Gore teenager Jenny Mitchell is calling on Southlanders to help her win New Zealand's Got Talent. Lauren Hayes talks to Southland's latest singing sensation.
Jenny Mitchell. It's a name you may want to remember.
The 14-year-old from Gore is only a few votes away from taking out top honours at this year's New Zealand's Got Talent.
Word on the street is she has more than an outside chance.
With her infectious laugh and strong Southland lilt, Jenny wowed the crowd and judges with a rendition of the Dixie Chicks' God Speed during the show's first episode.
Praise has since poured in for her smiley disposition and the "heck of a vocal range" she has at her disposal.
When I call, Jenny has just finished rehearsals for what could be her final televised performance.
After eight hours in the studio, she's out enjoying the Auckland sun, sneaking in a bit of shopping while some of the unluckier contestants are still stuck in practice.
Her school friends in Gore have just finished classes, and she's about to compete as a finalist on New Zealand's Got Talent.
"I can't really believe it," she says, laughing.
Reality television often gets a bad wrap, but behind the scenes, out of the dazzling lights and the camera's glare, the experience has been a lot of fun for the young southerner.
There's no pressure to act a certain way, no coercion to sing a particular song, and the crew genuinely wants to help, she says.
"They just really, actually, genuinely care about you being happy with your performance.
"It's not fake or anything . . . It's so much fun and everyone's really lovely. I've just loved it."
For many people, Jenny's success will come as little surprise.
Music has been a major part of Jenny's life, something she has enjoyed since she was a preschooler.
She has been a regular at the Gold Guitar awards, and credits her father, country stalwart Ron Mitchell, with keeping her interested through the years.
When he began recording his own album, 7-year-old Jenny sat in, entranced by the recording process.
"I remember being at the studio - I used to go a lot - and I used to watch the recordings go from just a vocal track and a guitar to a whole band. That was what sort of inspired me."
Seven years later, and Jenny is performing her own original songs to an audience spread up and down the country.
Choosing to sing her own compositions, instead of relying on tried and true favourites, is a brave move, especially for someone still in high school.
While the songs give her a point of difference in the competition, they also leave some pretty personal stuff vulnerable to attack, she says.
"If someone criticises an original, it hurts a lot more than if they criticise a cover.
"It's kind of putting your life out there and, you know, it's a bit worrying."
So far, she's had only positive responses from the judges and masses of Kiwi viewers who watch the show.
There are the messages from school friends, the fans with "Vote for Jenny" T-shirts, and even the girl who wrote an essay about Jenny and her songs for English class.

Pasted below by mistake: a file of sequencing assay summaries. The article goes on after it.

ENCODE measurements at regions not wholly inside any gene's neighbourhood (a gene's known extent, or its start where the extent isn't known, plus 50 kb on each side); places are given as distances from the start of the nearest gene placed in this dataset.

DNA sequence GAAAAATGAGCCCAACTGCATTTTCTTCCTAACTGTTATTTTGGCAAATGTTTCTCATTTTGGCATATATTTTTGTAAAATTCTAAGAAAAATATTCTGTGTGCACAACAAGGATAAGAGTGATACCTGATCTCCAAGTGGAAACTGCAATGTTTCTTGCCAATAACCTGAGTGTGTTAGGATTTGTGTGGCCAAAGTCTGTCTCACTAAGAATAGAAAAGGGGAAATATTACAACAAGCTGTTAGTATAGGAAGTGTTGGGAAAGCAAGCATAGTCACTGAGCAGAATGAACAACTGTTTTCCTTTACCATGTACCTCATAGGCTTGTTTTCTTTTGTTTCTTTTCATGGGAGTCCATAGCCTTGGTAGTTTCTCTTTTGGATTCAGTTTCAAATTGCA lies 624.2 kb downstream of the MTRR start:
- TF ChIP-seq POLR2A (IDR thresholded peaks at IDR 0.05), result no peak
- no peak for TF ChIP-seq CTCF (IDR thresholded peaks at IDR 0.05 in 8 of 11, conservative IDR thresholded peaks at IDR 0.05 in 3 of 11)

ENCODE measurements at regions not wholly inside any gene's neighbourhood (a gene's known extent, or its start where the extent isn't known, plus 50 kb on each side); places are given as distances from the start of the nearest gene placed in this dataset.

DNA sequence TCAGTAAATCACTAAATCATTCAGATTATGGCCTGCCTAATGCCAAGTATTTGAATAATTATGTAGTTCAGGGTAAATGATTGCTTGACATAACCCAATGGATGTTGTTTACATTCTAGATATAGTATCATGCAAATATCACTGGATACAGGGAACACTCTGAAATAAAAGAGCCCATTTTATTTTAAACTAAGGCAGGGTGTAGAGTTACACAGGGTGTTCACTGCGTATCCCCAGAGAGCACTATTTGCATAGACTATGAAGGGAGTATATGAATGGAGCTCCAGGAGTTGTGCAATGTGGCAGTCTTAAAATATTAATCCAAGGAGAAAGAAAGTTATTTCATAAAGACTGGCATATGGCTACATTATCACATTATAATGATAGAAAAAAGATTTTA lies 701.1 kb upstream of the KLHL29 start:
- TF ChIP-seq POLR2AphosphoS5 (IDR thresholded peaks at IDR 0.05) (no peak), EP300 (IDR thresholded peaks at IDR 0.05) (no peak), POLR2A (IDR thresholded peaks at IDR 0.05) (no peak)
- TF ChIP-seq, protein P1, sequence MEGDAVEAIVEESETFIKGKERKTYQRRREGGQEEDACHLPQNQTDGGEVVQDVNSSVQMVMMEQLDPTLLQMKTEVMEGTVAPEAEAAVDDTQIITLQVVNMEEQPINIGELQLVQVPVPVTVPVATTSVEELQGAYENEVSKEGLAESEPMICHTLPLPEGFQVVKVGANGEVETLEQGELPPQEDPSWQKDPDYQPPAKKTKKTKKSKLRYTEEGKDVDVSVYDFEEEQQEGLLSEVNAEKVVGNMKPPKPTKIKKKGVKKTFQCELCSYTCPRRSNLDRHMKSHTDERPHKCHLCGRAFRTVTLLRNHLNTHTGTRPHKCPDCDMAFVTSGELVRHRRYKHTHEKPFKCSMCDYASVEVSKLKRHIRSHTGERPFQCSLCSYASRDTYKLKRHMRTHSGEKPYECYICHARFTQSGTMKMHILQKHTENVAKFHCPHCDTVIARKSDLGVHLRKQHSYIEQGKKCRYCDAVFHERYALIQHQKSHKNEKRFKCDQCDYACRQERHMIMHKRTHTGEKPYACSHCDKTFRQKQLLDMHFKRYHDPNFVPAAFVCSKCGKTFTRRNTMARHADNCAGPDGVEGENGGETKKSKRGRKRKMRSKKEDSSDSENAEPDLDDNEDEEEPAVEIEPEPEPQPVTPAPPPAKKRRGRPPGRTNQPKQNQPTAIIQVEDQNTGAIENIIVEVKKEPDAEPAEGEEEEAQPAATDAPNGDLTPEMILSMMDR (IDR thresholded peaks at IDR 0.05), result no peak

Naturally, the most ardent support has come from her home town.
Jenny believes a strong, passionate support base is one of the biggest advantages of growing up in a close-knit community such as Gore.
"The support that you get from a small town is so different from what you get in Auckland. In a big city, you're sort of just like a number, you're just someone else."
And, in Gore, the competition seems to have taken on a life of its own.
"It sort of became about the town getting through to the next round, rather than me getting through."
With the end goal now so close, it's hard to ignore the glittering allure of the show's many prizes.
Although the money would be nice - because "obviously, no-one can complain about being given $100,000" - the most valuable prize in Jenny's eyes is the exposure.
She has observed the career trajectory of last year's winner, Clara van Wel, who has since released her debut album and toured the country, and she likes what she sees.
However, the teenager is happy with how far she has come in the competition and if the worst were to happen next week, well, it wouldn't be the end of the world, she says. "I'm not going to be all like, 'oh no, my career's over and blah, blah, blah' . . . It's a good thing to have on your CV."
No matter what the outcome, the year 10 St Peter's student is adamant she'll stay in school until graduation, although she has her sights firmly set on a life in music.
She's already planning an OE year in Nashville, where stars such as Taylor Swift found fame, and where Jenny hopes to perform and pen hits for other performers.
Before that, though, she has the rest of New Zealand's Got Talent to get through.
Viewers have one more chance to show their love for Jenny, with this week's votes determining who makes the top three and who, ultimately, will win the top prize.
The teenager admits she's a little nervous although, for now, she's staying positive.
"I'm just more excited, really. There's nothing better than doing something you love."
VOTE FOR JENNY
New Zealand's Got Talent airs at 7.30pm, Sunday, on TV One. Text voting opens immediately after Jenny's performance airs, and runs through until midnight on Monday.
- The Southland Times
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